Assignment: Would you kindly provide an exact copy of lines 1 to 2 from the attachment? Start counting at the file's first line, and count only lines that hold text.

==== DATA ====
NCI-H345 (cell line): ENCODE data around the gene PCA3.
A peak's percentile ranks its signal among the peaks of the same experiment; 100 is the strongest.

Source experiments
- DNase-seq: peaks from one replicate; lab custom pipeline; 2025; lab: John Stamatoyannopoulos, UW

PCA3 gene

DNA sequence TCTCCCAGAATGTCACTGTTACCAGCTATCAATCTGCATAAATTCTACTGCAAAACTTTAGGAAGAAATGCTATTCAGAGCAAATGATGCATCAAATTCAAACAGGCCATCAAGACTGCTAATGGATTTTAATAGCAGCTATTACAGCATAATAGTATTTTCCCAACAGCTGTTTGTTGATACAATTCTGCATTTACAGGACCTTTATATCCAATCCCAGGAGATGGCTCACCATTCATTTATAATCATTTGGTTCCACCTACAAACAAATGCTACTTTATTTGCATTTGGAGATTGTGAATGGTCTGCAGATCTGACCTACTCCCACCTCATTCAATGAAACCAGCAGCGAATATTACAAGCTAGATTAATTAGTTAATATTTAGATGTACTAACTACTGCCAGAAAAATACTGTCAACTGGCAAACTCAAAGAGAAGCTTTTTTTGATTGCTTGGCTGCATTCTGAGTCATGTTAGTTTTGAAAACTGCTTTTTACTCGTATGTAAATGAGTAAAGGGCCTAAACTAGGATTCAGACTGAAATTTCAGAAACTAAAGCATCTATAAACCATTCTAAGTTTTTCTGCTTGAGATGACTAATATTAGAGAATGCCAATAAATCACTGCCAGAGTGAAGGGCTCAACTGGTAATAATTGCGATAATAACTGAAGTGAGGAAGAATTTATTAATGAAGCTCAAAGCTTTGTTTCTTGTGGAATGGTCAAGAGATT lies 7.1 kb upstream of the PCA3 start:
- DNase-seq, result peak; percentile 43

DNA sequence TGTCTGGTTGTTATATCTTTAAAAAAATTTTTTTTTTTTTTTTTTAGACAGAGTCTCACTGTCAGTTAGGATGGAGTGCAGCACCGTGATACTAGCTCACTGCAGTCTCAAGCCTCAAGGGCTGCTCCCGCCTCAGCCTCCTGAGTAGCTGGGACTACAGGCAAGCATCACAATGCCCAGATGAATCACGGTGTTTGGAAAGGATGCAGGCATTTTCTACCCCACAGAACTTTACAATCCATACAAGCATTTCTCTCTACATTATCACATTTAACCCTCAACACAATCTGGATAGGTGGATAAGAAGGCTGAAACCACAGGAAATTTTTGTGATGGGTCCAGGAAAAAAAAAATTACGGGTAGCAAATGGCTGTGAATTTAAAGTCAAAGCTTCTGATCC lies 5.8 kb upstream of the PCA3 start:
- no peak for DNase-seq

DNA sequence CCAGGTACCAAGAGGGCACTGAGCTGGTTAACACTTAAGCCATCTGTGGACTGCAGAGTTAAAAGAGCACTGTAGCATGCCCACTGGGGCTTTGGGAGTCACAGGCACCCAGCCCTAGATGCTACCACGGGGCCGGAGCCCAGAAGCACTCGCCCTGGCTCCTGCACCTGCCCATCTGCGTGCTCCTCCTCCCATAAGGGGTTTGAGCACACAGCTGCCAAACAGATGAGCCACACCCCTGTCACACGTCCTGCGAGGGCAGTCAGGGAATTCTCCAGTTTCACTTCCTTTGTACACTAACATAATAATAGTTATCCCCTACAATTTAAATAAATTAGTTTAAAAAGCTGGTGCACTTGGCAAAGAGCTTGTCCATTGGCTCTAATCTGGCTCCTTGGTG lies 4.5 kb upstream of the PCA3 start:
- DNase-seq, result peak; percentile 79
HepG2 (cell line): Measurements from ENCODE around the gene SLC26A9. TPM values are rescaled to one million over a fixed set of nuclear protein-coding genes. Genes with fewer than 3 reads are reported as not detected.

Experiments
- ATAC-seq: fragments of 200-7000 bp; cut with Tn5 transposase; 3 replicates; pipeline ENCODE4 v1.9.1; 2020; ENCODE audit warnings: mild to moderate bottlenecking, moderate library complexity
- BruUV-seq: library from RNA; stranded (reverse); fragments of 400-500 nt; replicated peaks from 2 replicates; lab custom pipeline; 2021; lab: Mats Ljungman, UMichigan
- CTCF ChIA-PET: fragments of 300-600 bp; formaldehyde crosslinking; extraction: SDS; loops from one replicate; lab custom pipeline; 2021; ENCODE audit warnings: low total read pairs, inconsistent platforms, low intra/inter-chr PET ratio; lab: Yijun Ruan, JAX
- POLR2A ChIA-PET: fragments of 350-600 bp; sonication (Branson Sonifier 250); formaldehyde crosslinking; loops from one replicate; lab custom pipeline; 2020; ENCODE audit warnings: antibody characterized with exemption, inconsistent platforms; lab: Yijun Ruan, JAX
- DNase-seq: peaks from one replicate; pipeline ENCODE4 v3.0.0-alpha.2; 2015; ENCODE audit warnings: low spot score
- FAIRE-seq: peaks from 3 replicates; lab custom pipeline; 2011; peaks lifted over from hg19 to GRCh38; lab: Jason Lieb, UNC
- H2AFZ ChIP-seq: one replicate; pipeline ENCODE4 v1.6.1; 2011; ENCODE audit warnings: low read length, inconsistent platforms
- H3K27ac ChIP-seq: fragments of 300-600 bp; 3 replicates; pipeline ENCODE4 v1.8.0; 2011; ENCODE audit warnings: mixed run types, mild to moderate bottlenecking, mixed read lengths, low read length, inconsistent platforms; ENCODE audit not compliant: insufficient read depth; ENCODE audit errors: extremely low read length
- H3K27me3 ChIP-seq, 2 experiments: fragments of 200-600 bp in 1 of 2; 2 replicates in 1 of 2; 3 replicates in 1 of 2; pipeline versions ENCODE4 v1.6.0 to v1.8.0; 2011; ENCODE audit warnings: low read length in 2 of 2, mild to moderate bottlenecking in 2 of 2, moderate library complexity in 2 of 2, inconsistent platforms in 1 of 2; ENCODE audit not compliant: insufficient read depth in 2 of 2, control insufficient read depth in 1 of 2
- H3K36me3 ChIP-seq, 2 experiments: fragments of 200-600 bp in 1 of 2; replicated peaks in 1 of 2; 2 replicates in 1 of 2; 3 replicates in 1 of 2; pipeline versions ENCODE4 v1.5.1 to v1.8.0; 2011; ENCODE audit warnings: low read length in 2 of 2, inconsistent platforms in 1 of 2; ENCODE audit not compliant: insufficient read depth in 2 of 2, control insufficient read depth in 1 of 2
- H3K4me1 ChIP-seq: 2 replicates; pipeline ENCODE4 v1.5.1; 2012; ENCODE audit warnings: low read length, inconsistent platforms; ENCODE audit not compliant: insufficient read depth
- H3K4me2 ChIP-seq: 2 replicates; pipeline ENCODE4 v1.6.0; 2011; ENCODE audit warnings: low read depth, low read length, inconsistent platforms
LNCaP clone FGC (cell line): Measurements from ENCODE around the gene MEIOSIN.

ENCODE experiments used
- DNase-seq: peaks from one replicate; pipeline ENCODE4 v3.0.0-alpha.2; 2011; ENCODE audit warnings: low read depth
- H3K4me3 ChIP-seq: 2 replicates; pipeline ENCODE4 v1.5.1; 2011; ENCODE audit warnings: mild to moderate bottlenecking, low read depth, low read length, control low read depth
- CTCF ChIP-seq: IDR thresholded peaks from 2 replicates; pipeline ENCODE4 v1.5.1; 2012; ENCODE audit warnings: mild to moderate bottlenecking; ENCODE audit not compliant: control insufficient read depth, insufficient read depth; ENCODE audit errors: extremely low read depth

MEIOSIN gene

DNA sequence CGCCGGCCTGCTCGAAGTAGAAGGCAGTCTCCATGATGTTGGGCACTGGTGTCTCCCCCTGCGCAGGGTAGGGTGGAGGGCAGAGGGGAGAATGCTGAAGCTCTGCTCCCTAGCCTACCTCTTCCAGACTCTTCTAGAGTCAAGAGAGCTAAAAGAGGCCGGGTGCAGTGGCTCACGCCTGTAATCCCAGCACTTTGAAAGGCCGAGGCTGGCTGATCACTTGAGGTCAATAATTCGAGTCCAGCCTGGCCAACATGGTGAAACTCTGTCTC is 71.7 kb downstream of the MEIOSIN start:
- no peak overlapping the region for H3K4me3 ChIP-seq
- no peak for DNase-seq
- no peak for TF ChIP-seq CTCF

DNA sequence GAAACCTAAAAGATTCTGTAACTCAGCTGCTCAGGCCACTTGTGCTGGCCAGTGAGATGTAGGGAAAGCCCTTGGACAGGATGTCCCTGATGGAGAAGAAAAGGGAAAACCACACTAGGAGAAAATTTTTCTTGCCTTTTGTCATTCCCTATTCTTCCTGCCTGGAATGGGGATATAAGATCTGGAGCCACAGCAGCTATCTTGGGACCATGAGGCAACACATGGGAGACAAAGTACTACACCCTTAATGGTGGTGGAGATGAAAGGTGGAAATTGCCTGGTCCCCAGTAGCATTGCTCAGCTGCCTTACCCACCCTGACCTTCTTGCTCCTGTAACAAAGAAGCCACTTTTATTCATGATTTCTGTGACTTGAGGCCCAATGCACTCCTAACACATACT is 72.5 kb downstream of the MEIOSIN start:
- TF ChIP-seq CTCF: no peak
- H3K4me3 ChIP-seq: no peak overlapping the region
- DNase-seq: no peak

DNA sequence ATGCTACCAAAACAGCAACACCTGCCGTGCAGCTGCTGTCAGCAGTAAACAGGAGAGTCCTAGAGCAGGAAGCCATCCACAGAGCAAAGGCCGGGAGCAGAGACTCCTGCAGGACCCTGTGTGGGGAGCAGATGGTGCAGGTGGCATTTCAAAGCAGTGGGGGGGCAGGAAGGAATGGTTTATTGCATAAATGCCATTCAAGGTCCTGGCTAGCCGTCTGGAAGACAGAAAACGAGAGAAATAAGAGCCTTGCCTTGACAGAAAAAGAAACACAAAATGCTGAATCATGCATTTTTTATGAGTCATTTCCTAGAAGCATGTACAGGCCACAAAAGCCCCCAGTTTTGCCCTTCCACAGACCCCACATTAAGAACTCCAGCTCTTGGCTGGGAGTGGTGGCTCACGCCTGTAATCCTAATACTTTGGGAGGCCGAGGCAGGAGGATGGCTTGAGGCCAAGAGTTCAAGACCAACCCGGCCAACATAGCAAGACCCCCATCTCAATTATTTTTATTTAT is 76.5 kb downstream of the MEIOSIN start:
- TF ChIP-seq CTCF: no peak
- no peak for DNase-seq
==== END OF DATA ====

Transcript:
NCI-H345 (cell line): ENCODE data around the gene PCA3.
A peak's percentile ranks its signal among the peaks of the same experiment; 100 is the strongest.